Posted June 5, 2012

Goffstown School Board Vice-Chair Dian McCarthy voted last night to proceed with a questionable competitive bid process involving her employer The Southeastern Regional Education Service Center (SERESC), located in Bedford NH.



When first confronted by Girard at Large over the potential conflict of interest, McCarthy admitted that she did, in fact, work for SERESC but defended her participation in the discussion over hiring a consultant to review the issues at Mountain View Middle School by noting she did not work in the part of the company involved with those consulting services. (To view the Goffstown School Board’s Conflict of Interest Policy click here.)  The following links are to her employer, it’s staff directory, and the program she works for.

In that email, she also stated:  “When the time comes to deliberate on awarding a contract, although it is not a contract that would benefit me personally in any way, I will none the less be recusing myself from the discussion and vote.”

While the vote she cast last night was to continue with the process of evaluating bids so that a consultant could be hired, presumably at the board’s meeting on June 18th, the reality remains that had she not voted, the motion to proceed, which passed 4 to 3 with one abstention, would have failed.  Because of her vote, her employer, which at one point was publicly identified as the “low bidder” remains positioned to win the bid.

In a news story published by Girard at Large on May 21, 2012, McCarthy reportedly stated she would no longer participate in any discussions regarding this topic.  To view that story, click here.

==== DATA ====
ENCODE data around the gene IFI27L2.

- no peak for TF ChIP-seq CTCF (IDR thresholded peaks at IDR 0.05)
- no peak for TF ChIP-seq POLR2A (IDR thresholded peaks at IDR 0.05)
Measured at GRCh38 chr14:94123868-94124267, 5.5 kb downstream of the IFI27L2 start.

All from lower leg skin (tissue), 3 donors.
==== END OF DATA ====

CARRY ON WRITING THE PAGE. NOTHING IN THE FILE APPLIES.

Girard at Large has sent several requests to Goffstown Superintendent of Schools Stacy Buckley under the state’s Right to Know Law, requesting information on the Request for Proposal process used to solicit bidders for these services.  Click here and here for those stories.  From those inquiries, we’ve been able to determine the following:

That the school board, at no time, either requested, authorized or approved the superintendent’s solicitation of bids prior to her soliciting them;

that there was no formal Request for Proposal (RFP) issued by the superintendent on behalf of the school board;

that the superintendent personally solicited bids from 3 companies;

that the superintendent began interviewing companies, released their names and the cost of their proposals at a school board meeting without a formal public process in place.

that there was no public posting of the desire to solicit these services and no publicly published criterion by which bidders’ submissions will be evaluated.

that media attention has caused other bids to be submitted by an arbitrary timeline with no information as to when bids would be evaluated or subsequent bidders would be contacted for interviews regarding their proposals as had been done with the “hand picked” bidders.

Girard at Large has sent this email to McCarthy requesting she answer for her decision to vote in this matter. We will post her reply if received.

——– Original Message ——–
Subject: consultant conflict
Date: Tue, June 05, 2012 11:35 am
To: “Dian McCarthy”



Attached, please find a copy of the Goffstown School Board’s Conflict of Interest Policy.  Inasmuch as you work for one of the known participants in the bid process, I’m writing to ask how you reconcile your vote to proceed with a process that very well may select your employer as the service provider with this policy.  Further, kindly explain why it is that you did not publicly declare your apparent conflict of interest and remove yourself from the deliberations.

Your immediate reply to this inquiry is expected and appreciated as we are preparing to go public with a story and would prefer to have your comment.

Thank you,

RH Girard


PS:  It is particularly important that you answer this question in light of the email you sent indicating that you would not vote on items regarding this matter.  By casting the deciding vote to proceed, you’ve enabled a circumstance where your company could very well win the bid and that action demands a public explanation.